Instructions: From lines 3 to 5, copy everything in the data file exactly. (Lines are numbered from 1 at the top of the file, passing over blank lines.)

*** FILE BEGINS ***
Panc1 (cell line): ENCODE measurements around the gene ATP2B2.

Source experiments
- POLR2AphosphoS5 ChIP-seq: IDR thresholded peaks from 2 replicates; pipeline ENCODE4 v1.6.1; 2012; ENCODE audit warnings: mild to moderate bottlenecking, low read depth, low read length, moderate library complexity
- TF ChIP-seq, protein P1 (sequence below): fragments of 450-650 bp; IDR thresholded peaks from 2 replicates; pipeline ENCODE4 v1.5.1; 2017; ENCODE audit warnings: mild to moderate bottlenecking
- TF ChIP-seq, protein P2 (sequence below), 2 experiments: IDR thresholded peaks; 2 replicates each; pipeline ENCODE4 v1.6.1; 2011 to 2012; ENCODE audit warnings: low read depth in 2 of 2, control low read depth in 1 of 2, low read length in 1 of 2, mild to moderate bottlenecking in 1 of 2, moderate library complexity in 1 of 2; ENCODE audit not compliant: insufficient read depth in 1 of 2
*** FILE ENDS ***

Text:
- POLR2AphosphoS5 ChIP-seq: IDR thresholded peaks from 2 replicates; pipeline ENCODE4 v1.6.1; 2012; ENCODE audit warnings: mild to moderate bottlenecking, low read depth, low read length, moderate library complexity
- TF ChIP-seq, protein P1 (sequence below): fragments of 450-650 bp; IDR thresholded peaks from 2 replicates; pipeline ENCODE4 v1.5.1; 2017; ENCODE audit warnings: mild to moderate bottlenecking
- TF ChIP-seq, protein P2 (sequence below), 2 experiments: IDR thresholded peaks; 2 replicates each; pipeline ENCODE4 v1.6.1; 2011 to 2012; ENCODE audit warnings: low read depth in 2 of 2, control low read depth in 1 of 2, low read length in 1 of 2, mild to moderate bottlenecking in 1 of 2, moderate library complexity in 1 of 2; ENCODE audit not compliant: insufficient read depth in 1 of 2